Accessories

Gloves, hoods and booties are essential extras which water sport enthusiasts usually add to their kit once they have begun the activities in earnest.   The addition of a good neoprene super-stretch hood with a snug face seal can make facing the winter white water rapids in your kayak a much more pleasant experience.  If you are a hardy wild water swimmer, then you need to have that protection from the brain numbing chills!   Booties not only protect you from the cold, they stop rocks and reefs from damaging your feet. Your feet will stay warm for a longer time. Your hands will be warmer with the addition of gloves, although generally speaking they provide protection from the air and wind chill and not just the water, particularly if you are surfing or canoeing.   Good accessories and the secret to all weather participation in your favourite water activities from surfing to snorkelling,  and just as it is important to buy the right wet suit, you should pick reliable brands in accessories, that will last the test of time and the rigours of your crazy water filled adventures. See our Wet-suit accessories here

When surfing gets extreme along the Wild Atlantic Way

Surfing is one of the fastest growing sports in Ireland.  The upsurge of surf schools and clubs along the Irish coastline is testament to the interest in this exciting and exhilarating pastime. What was once an activity exclusive to tanned, bleached haired hippy dudes, is now a mainstream water sport. From Dublin to Donegal and from Kerry to Tramore, surfers are paddling out and (sometimes very shakily) riding the waves back to shore.  The improvement in wet suits and waterproof gear has contributed to making surfing a more popular leisure pursuit, particularly in the cold Atlantic water. Enthusiasts from any part of the country don’t need to drive too far to find waves on this beautiful island, and even Dublin folk can find surfing down the road in Britta’s Bay.

But, when the ice cream vans have boarded up for the winter, the shoreline surfers change. When the sun umbrellas are packed away and the tourists are confined to tramping over beaches muffled up in scarves, hats and mittens, surfing takes a more serious turn. Yes, there are still some novices in the quieter spots on those rare calm days, but the winter is the season of extreme surfing and Ireland is right up there with the most audacious wave riding anywhere in the world.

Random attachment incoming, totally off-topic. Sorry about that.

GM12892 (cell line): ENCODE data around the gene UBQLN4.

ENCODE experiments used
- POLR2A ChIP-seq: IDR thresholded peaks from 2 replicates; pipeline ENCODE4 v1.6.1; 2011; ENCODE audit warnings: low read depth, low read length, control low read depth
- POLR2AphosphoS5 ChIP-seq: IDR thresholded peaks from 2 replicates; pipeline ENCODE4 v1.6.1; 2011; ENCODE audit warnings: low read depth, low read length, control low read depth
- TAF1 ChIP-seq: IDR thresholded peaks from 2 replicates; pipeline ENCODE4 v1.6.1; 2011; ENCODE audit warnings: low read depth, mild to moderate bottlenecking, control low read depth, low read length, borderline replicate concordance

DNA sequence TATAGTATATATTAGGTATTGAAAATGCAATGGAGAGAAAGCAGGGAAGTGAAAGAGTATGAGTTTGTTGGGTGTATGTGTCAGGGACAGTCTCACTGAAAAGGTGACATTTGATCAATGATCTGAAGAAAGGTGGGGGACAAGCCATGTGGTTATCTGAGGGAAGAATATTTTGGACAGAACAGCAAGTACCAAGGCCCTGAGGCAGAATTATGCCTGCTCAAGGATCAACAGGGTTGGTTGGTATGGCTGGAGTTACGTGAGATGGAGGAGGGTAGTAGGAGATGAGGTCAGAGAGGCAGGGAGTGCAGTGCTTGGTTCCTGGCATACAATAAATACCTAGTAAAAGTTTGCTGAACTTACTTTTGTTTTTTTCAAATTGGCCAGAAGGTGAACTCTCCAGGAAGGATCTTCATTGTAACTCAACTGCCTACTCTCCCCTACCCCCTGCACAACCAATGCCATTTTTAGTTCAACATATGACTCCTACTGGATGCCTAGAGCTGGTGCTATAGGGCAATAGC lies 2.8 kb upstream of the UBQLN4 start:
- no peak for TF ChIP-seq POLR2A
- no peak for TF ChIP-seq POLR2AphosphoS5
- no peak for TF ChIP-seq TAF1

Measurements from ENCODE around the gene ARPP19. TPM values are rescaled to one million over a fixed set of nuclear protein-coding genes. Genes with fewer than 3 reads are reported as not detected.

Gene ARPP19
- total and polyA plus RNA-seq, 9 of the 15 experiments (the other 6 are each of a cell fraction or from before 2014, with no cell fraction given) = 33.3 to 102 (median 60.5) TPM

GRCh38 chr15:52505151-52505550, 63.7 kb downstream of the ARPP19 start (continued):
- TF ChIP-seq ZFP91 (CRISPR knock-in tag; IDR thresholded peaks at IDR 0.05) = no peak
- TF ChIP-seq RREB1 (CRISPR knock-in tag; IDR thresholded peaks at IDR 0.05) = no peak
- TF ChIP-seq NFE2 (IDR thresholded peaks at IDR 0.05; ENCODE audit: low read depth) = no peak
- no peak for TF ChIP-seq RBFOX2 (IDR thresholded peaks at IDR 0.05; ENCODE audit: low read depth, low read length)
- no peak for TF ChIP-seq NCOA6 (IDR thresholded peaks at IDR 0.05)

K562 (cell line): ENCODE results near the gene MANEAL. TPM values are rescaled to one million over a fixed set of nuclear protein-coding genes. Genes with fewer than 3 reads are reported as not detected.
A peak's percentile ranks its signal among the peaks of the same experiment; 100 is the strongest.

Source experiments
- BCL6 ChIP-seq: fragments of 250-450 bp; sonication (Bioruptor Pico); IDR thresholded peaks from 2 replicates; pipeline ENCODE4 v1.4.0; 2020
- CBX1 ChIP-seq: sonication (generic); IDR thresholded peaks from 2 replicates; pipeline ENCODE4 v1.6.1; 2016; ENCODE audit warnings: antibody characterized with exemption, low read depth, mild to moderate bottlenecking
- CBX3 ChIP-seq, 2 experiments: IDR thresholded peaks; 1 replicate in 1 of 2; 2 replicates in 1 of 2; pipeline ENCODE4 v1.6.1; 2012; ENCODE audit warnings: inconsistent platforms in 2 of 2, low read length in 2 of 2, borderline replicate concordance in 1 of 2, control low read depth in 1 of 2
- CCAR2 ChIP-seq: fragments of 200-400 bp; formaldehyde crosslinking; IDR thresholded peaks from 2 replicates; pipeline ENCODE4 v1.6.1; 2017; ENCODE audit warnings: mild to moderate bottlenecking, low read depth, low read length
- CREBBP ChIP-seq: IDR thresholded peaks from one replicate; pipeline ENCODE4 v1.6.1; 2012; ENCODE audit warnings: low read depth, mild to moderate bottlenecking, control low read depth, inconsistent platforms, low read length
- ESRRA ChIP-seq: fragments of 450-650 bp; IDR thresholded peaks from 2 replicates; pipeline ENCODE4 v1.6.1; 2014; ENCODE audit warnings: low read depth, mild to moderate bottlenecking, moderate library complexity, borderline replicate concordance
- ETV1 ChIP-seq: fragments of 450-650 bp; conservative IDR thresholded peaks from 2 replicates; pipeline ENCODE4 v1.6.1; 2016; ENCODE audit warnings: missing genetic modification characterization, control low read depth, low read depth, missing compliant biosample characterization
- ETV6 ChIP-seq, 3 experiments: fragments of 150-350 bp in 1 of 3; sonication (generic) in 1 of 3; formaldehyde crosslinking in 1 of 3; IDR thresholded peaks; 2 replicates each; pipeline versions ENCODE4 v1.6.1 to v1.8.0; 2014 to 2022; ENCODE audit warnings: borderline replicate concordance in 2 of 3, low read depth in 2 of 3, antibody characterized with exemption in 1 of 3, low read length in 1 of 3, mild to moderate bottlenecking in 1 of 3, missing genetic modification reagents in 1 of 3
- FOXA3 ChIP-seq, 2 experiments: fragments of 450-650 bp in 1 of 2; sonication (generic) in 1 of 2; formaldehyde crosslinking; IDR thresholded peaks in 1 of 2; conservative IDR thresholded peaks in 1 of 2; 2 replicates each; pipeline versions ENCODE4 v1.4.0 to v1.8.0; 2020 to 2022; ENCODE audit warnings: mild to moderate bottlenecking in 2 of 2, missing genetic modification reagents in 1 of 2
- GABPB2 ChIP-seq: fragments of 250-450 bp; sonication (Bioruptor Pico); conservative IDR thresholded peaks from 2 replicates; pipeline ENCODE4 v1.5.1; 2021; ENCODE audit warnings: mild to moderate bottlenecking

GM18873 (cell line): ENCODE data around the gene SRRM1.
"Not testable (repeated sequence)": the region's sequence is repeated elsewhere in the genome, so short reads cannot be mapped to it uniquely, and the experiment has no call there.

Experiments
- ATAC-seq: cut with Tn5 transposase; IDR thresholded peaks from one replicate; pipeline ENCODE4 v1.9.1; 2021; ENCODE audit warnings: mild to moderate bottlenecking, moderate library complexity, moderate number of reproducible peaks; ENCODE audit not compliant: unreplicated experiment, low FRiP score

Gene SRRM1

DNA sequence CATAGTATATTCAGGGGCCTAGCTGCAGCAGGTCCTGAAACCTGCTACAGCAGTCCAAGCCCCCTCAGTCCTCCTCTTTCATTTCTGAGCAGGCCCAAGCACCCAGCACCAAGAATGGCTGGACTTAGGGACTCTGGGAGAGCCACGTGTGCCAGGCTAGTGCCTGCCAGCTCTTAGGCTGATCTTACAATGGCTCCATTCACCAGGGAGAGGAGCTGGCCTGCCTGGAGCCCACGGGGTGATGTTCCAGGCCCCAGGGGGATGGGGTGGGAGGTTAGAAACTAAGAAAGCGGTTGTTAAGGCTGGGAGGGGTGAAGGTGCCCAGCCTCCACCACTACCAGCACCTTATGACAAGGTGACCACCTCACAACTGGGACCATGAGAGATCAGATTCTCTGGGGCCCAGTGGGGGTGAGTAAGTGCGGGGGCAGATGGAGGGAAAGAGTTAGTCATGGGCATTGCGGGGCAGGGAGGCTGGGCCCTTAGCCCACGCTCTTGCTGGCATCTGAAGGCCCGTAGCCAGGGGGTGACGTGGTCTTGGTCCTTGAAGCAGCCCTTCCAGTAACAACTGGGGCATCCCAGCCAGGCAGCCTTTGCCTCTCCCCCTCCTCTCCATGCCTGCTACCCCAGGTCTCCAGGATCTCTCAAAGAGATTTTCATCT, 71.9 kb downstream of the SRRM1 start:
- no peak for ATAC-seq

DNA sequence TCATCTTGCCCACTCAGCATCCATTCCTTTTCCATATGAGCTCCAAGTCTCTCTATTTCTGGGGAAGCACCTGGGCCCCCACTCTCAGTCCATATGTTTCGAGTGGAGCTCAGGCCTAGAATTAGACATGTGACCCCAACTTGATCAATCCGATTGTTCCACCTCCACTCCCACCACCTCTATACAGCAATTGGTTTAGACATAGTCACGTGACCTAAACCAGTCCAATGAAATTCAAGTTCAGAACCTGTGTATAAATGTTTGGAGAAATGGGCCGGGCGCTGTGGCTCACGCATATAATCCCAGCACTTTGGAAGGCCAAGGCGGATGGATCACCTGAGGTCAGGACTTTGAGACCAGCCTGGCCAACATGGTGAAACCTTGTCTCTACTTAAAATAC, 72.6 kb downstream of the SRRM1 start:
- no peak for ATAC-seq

Wild Atlantic way extreme surfing is not for the faint hearted.  30 and 40ft waves tower above surfers and spectators alike.  Mullaghmore in Sligo has some legendary waves for the bravest heavy water riders.  Local surfers like Conor Maguire, who grew up surfing the Donegal coastline and always pushed himself to heavier and heavier waves. Irish surfers know the risks involved in heavy-wave surfing, but it has not hampered the rise in brave souls getting towed out to monster waves in Irish waters.  International surfers have started to arrive in their droves too.  From October to March, the chances of a perfect storm of waves tempts surfers and spectators alike. Weather conditions that would  may send most of the population huddling for the fireside and the TV, brings extreme surfers and fans to the clifftops and the beaches, to witness human resilience and wave riding skill at its best.

No wave has the mythical reputation of the great Aileen.  Situated off the coast of the iconic Cliffs of Moher, Aileen is the mother of all monster waves when she appears.  As majestic as the cliffs themselves, Aileen is as beautiful as she is frightening. The thunderous, 12m barrel wave that assaults the Cliffs of Moher is described by scientists at NUI Galway as the nearest thing to a “perfect wave”.